A King County Superior Court jury has awarded $1.3 million to April Lutz, a Snohomish High School student who was stabbed in October 2011 by an unstable student.
Lutz, then 14, nearly died and her friend, Bekah Staudacher, was injured when a girl who previously had threatened to kill another student’s boyfriend was allowed to come back to school after showing proof she’d been through counseling.
The judgment against the Snohomish School District “speaks volumes about what the school did and didn’t do,’’ said Lutz’s attorney Sim Osborn. “We feel good about it. It held the school responsible for their shortcomings and their failure to protect April and Rebecca from a predictable event.’’
According to court records, as early as April 2011 the attacker confided to a school counselor that she was having repeated violent fantasies of injuring and killing people.
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She was expelled from school when she threatened to stab a friend’s boyfriend. She had five days of outpatient mental-health treatment at Fairfax Hospital in Kirkland and was allowed to return to school in early May, according to court documents.
On Oct. 24 she came to school with two kitchen butcher knives, one attached to a pipe, in her backpack. She confronted the girls, who didn’t know her, in the bathroom, stabbing Lutz.
Staudacher tried to protect Lutz and was stabbed herself. She then ran to summon help from teachers. Boys from the football team confronted the attacker, kicking the knife out of the way as one held Lutz and applied pressure to her wounds.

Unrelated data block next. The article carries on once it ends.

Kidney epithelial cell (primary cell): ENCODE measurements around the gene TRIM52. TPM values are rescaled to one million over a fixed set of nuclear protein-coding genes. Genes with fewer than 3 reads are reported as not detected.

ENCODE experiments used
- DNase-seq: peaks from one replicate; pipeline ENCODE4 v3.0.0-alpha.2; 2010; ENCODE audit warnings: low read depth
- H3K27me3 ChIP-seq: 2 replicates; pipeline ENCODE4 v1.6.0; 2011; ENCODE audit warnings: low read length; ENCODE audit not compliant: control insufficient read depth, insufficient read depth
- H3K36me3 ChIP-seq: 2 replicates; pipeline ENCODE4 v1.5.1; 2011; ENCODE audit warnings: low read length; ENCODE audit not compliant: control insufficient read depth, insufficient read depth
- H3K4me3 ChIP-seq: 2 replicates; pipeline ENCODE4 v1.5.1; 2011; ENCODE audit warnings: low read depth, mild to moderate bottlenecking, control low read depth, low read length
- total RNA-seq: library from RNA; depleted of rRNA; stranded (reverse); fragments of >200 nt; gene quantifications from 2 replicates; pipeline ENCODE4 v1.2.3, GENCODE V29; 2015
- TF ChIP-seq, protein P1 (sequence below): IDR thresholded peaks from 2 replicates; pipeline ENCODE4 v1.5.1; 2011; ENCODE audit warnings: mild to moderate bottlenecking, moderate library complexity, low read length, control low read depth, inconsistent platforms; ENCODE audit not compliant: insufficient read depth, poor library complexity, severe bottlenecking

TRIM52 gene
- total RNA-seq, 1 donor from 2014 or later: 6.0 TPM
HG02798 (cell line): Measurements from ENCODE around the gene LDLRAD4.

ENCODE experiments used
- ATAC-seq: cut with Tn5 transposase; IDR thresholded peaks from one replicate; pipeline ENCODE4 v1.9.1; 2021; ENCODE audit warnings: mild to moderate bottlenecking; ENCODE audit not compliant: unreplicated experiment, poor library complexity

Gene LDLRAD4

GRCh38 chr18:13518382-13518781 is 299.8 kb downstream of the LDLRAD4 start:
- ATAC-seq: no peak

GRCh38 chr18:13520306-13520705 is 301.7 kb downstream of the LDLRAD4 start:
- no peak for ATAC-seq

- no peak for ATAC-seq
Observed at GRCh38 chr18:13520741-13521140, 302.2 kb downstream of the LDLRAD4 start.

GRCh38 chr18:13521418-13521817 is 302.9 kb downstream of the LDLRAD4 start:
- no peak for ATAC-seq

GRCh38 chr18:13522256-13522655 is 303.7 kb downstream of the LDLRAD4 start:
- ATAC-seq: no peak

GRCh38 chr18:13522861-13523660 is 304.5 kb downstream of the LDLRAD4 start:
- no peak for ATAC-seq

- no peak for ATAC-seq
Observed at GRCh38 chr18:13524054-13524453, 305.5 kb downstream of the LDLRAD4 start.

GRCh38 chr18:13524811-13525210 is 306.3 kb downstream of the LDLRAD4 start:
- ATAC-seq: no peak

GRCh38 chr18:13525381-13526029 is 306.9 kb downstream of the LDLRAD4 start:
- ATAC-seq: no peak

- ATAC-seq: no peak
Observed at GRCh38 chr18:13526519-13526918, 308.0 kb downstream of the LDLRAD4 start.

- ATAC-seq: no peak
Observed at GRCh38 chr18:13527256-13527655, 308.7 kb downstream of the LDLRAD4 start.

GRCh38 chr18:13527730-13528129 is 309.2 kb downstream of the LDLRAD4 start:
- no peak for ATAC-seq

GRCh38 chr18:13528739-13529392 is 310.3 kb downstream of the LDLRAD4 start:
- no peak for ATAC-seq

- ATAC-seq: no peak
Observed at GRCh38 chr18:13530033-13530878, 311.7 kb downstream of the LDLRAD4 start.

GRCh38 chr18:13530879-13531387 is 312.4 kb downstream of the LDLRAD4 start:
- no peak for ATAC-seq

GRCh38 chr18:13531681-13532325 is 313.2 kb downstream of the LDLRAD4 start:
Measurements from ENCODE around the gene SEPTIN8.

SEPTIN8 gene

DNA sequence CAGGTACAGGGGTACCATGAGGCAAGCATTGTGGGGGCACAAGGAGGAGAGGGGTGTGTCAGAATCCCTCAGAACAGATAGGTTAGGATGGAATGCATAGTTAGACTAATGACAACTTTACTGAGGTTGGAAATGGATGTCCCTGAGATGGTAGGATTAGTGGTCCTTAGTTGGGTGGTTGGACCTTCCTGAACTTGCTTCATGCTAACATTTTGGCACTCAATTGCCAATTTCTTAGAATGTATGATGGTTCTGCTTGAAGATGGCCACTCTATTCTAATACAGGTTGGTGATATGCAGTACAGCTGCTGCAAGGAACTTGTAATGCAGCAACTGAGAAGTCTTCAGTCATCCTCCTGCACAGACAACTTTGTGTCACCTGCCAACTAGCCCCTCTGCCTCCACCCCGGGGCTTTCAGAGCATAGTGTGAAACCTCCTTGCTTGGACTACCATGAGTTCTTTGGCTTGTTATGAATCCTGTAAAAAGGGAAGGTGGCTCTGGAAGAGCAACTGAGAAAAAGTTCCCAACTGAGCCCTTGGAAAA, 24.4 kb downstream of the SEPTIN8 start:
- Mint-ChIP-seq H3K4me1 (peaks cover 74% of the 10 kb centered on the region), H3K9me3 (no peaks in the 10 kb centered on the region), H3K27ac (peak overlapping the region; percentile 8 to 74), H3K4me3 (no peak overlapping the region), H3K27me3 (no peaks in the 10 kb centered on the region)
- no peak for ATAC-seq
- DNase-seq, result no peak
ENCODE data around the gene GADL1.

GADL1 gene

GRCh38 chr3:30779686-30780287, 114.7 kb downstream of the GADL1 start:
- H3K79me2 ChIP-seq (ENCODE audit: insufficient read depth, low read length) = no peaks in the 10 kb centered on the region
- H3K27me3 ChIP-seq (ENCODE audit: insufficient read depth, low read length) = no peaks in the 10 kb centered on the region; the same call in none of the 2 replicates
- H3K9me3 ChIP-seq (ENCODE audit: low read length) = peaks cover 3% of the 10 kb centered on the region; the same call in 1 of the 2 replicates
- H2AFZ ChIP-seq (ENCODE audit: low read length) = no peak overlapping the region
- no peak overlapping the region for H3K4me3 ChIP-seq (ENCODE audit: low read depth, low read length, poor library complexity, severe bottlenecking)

Lutz’s heart stopped several times en route to the hospital, where surgery was performed in the emergency room.
Doctors at Providence Regional Medical Center in Everett said later that Lutz would have died if the stab wounds had been 4 or 5 millimeters closer to a main artery to her heart.
Less than a week later Lutz walked out of the hospital and several months later went back to Snohomish High School — but not for long.
“I got to the point I couldn’t go out the door,’’ she said. She’s now enrolled in Running Start classes at a community college, where she gets both high-school and college credit. She dreams of someday being a veterinarian, a natural for a girl with five cats, she said.
The award will help with that goal, she added.
What it won’t give her back is her sense of safety.
“I can’t go to public places, public bathrooms and crowds are really scary for me. I don’t like big crowds,’’ she said.
She seldom sees friends from school, or even Bekah, her best friend since third grade. All relationships are overshadowed by the attack, she said. And though she is still a student at the school — taking her classes off campus — she’s missed proms, football games and all the usual passages of teenage years, except for one, a homecoming dance attended one week before the attack, she said.
Today, Lutz is often “afraid to be alone,’’ her mother, Susan Lutz, said. “We’re trying to get most of this behind us.’’
The school district settled earlier with Staudacher. Fairfax Hospital in Kirkland and the attacker’s parents — sued for failing to supervise their daughter — settled earlier with both Staudacher and Lutz, Osborn said.
“We trusted the judicial process, and the jury has made its decision,’’ said Kristin Foley, communications director for the district. “With this verdict, we will now move on. We continually look for ways we can improve the safety and conditions on our campuses, in our schools and in our classrooms.”
The attacker, who is incarcerated at Echo Glen Children’s Center, will be transferred to the Washington Corrections Center for Women in Gig Harbor when she turns 21.
She was charged with first-degree attempted murder and second-degree assault, and pleaded guilty in March 2012. She will serve 13 years in incarceration.
Nancy Bartley: email@example.com